Trials Rising is a game that kind of snuck up on me (probably because I was slogging my way through Anthem leading up to it) but it is also a game that I have been very eager to play. I’ve always had a fondness for the Trials game even though I’m fairly average at them. Trials Fusion was pretty rad (I went back and played it a bit more, loved the Awesomeness Level MAX DLC), and Rising improves on Fusion’s brilliance in a number of ways, but also falls short in a few aspects at the same time.
Trials Rising is the sixth mainline entry into the Trials series and sees the player travelling all over the world to complete obstacle course tracks and put Travis Pastrana to shame (this isn’t the actual plot, Mr Pastrami has no affiliation with this game). The player sees their character complete a number of increasingly perilous courses in the hopes of getting the best time with as little faults as possible. If you play this game for a plot, you’ll be sorely disappointed (there isn’t really one), Trials Rising is a game that focuses on gameplay and fun and nothing else. If the idea is crazy and ridiculous, you better believe there will be a way to implement it into Trials.
In terms of general gameplay, Trials is as good as it has always been. The controls are responsive and weighty and the game is still very much about relying on your reactions as a player. The physics are still on point and very rarely did I feel like I was robbed of a landing or a run in a track. For newer players, there is a tutorial and I would highly recommend going through it as they are perfectly placed to teach you techniques as you need them. Even as someone who has spent a fair while playing the game and has a firm grasp on the mechanics and techniques, I still found myself learning from the tutorials and improving as a player. YouTuber and Head of The University of Trials, Professor Fatshady, has done an impeccable job at writing and crafting tutorials that are not overbearing but are still incredibly helpful and informative. The best part about it is that they are non-intrusive. Newer players can access the University of Trials as they make their way through the different tracks on offer, whenever they feel stuck or feel like they might encounter something that they may not be ready for yet they can just head to the tutorials and see if there are any techniques that are yet to be taught.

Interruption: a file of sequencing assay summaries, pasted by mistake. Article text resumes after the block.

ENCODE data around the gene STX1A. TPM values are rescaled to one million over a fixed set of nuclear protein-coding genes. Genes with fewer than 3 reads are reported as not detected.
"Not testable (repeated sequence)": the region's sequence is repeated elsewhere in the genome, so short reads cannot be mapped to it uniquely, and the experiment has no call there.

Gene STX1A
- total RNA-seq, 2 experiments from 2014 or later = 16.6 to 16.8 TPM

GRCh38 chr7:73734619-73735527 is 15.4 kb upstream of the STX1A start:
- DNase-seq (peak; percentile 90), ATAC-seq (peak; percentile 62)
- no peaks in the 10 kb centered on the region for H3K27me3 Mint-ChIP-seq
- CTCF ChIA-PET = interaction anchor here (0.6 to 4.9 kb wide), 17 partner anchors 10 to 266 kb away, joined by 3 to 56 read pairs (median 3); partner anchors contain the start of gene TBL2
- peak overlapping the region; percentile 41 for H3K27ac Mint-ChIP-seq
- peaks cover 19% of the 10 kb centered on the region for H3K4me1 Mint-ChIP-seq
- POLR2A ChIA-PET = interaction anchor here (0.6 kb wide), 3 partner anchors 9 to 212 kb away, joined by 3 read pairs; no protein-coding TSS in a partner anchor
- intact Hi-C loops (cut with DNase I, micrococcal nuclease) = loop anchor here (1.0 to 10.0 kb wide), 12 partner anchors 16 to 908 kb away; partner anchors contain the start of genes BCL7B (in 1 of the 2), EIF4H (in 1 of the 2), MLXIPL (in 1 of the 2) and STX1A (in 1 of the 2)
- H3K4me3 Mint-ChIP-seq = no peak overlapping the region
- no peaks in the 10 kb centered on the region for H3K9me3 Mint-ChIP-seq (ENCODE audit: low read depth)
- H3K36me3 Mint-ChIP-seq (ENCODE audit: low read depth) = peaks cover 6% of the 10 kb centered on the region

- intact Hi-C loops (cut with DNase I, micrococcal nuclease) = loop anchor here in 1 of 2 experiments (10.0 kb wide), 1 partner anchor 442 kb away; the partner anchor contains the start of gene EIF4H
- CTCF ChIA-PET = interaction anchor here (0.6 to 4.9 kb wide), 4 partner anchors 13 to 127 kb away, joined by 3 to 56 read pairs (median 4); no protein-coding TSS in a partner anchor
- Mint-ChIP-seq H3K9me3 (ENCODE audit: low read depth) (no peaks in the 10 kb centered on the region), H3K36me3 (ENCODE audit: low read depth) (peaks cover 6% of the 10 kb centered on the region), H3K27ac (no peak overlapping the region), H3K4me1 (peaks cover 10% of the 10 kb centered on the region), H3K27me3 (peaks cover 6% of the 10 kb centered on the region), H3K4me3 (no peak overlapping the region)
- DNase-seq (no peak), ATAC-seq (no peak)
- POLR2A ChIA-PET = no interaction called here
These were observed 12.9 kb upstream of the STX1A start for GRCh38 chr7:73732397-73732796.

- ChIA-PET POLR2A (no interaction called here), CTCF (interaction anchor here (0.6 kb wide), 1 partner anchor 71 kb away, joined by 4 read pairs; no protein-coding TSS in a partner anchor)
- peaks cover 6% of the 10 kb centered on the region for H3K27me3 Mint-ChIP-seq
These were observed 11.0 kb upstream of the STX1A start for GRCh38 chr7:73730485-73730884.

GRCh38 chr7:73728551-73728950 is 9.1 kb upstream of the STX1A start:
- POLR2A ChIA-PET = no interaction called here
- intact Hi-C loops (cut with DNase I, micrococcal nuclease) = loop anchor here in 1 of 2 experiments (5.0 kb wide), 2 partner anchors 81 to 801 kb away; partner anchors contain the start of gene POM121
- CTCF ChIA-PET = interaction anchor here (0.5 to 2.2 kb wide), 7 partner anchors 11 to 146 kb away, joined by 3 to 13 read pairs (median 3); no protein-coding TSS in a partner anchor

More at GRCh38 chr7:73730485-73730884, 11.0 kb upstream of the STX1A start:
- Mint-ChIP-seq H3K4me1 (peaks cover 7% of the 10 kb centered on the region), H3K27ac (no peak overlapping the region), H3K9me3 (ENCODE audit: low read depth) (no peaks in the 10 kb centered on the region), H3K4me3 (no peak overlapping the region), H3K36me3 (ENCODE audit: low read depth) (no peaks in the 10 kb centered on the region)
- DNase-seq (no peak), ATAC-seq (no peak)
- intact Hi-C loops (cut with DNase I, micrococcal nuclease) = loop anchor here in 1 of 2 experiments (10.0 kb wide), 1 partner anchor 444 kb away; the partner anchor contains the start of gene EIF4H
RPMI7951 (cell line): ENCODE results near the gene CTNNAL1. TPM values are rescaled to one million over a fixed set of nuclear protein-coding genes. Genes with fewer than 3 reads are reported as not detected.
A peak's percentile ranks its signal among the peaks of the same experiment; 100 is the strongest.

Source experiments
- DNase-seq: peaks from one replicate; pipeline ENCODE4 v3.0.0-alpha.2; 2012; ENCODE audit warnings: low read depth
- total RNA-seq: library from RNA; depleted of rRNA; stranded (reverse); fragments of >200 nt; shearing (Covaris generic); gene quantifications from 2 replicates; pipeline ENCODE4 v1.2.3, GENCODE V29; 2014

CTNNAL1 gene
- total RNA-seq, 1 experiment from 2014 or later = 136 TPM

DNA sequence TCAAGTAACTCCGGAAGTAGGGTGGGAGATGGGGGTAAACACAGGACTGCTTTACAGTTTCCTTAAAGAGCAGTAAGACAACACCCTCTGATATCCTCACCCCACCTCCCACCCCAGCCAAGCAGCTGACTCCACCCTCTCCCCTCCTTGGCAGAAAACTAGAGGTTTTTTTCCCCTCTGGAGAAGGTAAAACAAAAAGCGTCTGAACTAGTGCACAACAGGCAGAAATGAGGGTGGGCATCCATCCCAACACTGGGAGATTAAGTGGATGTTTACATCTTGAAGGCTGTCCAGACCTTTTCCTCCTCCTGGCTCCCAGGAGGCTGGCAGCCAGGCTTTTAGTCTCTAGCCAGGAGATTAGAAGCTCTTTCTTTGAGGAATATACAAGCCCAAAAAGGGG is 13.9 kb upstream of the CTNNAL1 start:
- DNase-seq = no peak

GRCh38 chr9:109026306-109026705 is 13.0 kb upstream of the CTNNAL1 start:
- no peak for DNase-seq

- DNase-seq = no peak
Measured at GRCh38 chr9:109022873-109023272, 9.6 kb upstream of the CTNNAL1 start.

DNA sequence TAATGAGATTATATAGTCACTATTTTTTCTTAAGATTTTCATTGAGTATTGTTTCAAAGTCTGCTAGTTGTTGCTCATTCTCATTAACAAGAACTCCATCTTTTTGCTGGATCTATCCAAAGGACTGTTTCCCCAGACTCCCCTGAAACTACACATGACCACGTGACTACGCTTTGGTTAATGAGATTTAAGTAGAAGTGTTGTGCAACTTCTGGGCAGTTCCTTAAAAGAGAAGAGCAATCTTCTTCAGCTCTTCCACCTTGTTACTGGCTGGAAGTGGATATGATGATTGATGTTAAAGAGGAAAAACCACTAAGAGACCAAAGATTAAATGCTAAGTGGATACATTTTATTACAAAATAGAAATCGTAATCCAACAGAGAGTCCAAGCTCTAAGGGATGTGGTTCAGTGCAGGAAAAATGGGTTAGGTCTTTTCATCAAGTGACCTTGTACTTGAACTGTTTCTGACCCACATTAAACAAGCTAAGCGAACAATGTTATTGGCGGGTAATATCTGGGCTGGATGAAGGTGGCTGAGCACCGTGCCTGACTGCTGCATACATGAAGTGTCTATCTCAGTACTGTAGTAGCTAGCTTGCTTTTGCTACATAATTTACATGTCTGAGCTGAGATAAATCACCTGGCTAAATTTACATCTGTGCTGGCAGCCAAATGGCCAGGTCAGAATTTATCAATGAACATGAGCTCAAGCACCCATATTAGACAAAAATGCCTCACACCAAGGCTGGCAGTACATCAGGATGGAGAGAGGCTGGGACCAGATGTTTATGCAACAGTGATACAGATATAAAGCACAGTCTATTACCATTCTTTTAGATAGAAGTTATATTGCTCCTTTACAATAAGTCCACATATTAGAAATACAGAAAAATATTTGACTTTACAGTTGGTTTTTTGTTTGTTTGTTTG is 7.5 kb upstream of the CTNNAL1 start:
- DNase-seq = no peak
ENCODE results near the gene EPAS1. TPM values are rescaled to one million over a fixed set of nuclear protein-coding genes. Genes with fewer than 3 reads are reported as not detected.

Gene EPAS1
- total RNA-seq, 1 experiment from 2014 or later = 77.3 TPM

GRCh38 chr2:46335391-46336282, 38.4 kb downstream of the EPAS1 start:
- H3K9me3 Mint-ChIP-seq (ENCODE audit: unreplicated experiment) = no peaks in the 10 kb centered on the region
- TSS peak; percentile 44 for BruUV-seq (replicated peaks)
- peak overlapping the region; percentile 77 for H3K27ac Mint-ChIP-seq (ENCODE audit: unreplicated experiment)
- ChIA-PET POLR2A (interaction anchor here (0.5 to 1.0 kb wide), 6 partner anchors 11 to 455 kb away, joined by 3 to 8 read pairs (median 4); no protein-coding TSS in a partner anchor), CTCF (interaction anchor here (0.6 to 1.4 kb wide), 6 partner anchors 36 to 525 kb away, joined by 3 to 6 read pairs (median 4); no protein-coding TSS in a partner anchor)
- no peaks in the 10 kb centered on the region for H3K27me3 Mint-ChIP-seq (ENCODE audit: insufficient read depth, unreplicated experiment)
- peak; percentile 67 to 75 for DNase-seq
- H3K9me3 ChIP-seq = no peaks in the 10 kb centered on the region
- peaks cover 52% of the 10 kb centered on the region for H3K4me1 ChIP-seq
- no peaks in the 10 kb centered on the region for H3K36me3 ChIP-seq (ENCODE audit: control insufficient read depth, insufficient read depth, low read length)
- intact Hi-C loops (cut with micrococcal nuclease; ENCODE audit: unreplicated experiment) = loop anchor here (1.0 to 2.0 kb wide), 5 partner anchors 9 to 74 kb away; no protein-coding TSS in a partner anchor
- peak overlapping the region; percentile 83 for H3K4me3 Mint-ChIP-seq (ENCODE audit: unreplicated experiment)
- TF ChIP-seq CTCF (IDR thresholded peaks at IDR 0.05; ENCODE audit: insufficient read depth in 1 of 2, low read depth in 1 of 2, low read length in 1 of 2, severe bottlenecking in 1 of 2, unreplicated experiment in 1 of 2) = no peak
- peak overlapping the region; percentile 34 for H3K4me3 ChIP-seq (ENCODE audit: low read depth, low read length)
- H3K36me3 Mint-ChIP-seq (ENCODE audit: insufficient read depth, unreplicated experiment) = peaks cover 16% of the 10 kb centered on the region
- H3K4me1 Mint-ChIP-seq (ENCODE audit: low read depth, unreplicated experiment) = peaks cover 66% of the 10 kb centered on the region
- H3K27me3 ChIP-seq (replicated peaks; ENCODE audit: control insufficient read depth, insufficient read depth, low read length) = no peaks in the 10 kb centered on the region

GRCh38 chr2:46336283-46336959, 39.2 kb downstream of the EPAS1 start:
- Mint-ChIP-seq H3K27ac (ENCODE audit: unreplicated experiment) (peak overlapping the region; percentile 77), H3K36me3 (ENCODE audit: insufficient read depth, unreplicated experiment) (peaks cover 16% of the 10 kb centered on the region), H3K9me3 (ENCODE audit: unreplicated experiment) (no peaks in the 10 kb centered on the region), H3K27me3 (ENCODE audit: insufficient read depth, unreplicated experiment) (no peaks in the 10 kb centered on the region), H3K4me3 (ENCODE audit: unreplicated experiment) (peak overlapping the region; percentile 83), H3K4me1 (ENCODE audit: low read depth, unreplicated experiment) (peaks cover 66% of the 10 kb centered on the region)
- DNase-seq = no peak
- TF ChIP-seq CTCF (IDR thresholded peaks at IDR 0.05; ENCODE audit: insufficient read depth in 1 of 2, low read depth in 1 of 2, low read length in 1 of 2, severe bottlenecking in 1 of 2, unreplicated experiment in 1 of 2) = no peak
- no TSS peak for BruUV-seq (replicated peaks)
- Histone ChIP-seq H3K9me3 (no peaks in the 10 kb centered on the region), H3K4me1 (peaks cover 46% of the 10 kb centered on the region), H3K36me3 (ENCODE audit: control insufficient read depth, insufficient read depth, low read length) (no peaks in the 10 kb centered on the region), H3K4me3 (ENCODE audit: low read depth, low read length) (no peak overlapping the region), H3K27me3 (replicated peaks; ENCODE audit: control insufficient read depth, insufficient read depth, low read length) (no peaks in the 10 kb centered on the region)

Rising’s flashy new addition is the Tandem Bike. A bike created to answer the call for cooperative play in a Trials game. Players can have their friends locally play with them and try to conquer the various tracks of Trials Rising. Fear not, however, as the game will not allow you to attempt a track with the Tandem bike if it is impossible (or if a contract stipulates you need to beat an NPC). The two players on the Tandem bike need to communicate with each other to beat the various obstacles that the game throws at you. Even throttling the bike is a team effort, as one player can only put in about 60% of the speed (meaning when both players do it, it is 120%). There is really nothing to hate about the Tandem Bike, to be perfectly honest. If you don’t want to use it, you don’t have to. Players that do want the challenge of cooperatively making your way through most of the tracks have it there. It increases the replay value and it is by far my favourite addition to the game.
Trials Rising’s difficulty curve is a very, very smooth one. The game paces itself in a very user-friendly manner for the most part. You start with your easy beginner tracks and make your way to the extreme tracks. Where Rising differs from previous games is with contracts. These are like additional objectives or challenges to do within a given that track reward players with a number of things, including cosmetics and experience. While, in theory, these are excellent. In practice, they are a bit of an annoyance. While the contracts themselves do nothing wrong, the game’s design very quickly pivots you to a point where you are repeating tracks to complete new contracts in order to get enough experience to progress to the next chunk of tracks. The idea that a player has to repeatedly grind tracks, not out of will but out of necessity, is not a good one. Players should feel encouraged to complete these contracts, whether it be because of what they offer or because they find the challenge interesting, not because they cannot go any further without doing them. It’s a poor design choice that isn’t very cohesive to a smooth level of progression. It also gets in the way of people, like me, who want to get to the extreme tracks sooner rather than later.